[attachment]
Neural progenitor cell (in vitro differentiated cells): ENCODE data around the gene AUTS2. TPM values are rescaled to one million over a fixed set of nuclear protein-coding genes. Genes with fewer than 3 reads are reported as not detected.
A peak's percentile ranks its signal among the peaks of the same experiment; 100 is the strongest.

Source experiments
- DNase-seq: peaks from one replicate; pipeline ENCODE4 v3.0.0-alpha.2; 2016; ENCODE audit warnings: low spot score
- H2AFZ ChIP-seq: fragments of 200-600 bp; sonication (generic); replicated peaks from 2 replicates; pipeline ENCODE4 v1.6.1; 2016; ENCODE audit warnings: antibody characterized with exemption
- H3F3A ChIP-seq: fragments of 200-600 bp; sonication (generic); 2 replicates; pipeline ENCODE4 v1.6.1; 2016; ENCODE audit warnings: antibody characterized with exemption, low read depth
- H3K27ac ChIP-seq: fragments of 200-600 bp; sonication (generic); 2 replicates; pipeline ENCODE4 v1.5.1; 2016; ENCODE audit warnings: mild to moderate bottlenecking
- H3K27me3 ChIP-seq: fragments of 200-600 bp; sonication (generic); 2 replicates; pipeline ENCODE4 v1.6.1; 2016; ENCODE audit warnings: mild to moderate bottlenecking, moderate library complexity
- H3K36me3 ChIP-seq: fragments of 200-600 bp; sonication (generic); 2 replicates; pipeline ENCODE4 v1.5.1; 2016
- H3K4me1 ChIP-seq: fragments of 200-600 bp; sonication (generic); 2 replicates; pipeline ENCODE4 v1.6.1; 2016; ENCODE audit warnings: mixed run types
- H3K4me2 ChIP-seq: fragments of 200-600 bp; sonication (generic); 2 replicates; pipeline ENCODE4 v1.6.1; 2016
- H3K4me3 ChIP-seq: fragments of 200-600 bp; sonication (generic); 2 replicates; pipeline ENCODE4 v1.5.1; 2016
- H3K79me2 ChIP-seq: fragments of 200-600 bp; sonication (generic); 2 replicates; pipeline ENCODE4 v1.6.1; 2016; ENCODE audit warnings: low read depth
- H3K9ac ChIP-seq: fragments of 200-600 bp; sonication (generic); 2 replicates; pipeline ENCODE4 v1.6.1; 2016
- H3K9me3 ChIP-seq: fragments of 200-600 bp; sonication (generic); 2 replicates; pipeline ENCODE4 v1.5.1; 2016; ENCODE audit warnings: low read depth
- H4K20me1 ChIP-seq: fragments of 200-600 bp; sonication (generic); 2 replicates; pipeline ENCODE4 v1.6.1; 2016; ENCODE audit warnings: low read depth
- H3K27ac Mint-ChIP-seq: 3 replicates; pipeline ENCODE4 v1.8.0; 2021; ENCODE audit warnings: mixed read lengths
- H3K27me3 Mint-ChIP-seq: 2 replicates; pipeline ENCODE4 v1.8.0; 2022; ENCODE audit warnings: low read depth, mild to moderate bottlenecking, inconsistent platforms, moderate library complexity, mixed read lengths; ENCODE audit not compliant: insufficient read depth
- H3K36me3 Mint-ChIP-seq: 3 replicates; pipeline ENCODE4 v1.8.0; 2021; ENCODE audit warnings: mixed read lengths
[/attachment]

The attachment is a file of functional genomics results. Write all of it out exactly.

Neural progenitor cell (in vitro differentiated cells): ENCODE data around the gene AUTS2. TPM values are rescaled to one million over a fixed set of nuclear protein-coding genes. Genes with fewer than 3 reads are reported as not detected.
A peak's percentile ranks its signal among the peaks of the same experiment; 100 is the strongest.

Source experiments
- DNase-seq: peaks from one replicate; pipeline ENCODE4 v3.0.0-alpha.2; 2016; ENCODE audit warnings: low spot score
- H2AFZ ChIP-seq: fragments of 200-600 bp; sonication (generic); replicated peaks from 2 replicates; pipeline ENCODE4 v1.6.1; 2016; ENCODE audit warnings: antibody characterized with exemption
- H3F3A ChIP-seq: fragments of 200-600 bp; sonication (generic); 2 replicates; pipeline ENCODE4 v1.6.1; 2016; ENCODE audit warnings: antibody characterized with exemption, low read depth
- H3K27ac ChIP-seq: fragments of 200-600 bp; sonication (generic); 2 replicates; pipeline ENCODE4 v1.5.1; 2016; ENCODE audit warnings: mild to moderate bottlenecking
- H3K27me3 ChIP-seq: fragments of 200-600 bp; sonication (generic); 2 replicates; pipeline ENCODE4 v1.6.1; 2016; ENCODE audit warnings: mild to moderate bottlenecking, moderate library complexity
- H3K36me3 ChIP-seq: fragments of 200-600 bp; sonication (generic); 2 replicates; pipeline ENCODE4 v1.5.1; 2016
- H3K4me1 ChIP-seq: fragments of 200-600 bp; sonication (generic); 2 replicates; pipeline ENCODE4 v1.6.1; 2016; ENCODE audit warnings: mixed run types
- H3K4me2 ChIP-seq: fragments of 200-600 bp; sonication (generic); 2 replicates; pipeline ENCODE4 v1.6.1; 2016
- H3K4me3 ChIP-seq: fragments of 200-600 bp; sonication (generic); 2 replicates; pipeline ENCODE4 v1.5.1; 2016
- H3K79me2 ChIP-seq: fragments of 200-600 bp; sonication (generic); 2 replicates; pipeline ENCODE4 v1.6.1; 2016; ENCODE audit warnings: low read depth
- H3K9ac ChIP-seq: fragments of 200-600 bp; sonication (generic); 2 replicates; pipeline ENCODE4 v1.6.1; 2016
- H3K9me3 ChIP-seq: fragments of 200-600 bp; sonication (generic); 2 replicates; pipeline ENCODE4 v1.5.1; 2016; ENCODE audit warnings: low read depth
- H4K20me1 ChIP-seq: fragments of 200-600 bp; sonication (generic); 2 replicates; pipeline ENCODE4 v1.6.1; 2016; ENCODE audit warnings: low read depth
- H3K27ac Mint-ChIP-seq: 3 replicates; pipeline ENCODE4 v1.8.0; 2021; ENCODE audit warnings: mixed read lengths
- H3K27me3 Mint-ChIP-seq: 2 replicates; pipeline ENCODE4 v1.8.0; 2022; ENCODE audit warnings: low read depth, mild to moderate bottlenecking, inconsistent platforms, moderate library complexity, mixed read lengths; ENCODE audit not compliant: insufficient read depth
- H3K36me3 Mint-ChIP-seq: 3 replicates; pipeline ENCODE4 v1.8.0; 2021; ENCODE audit warnings: mixed read lengths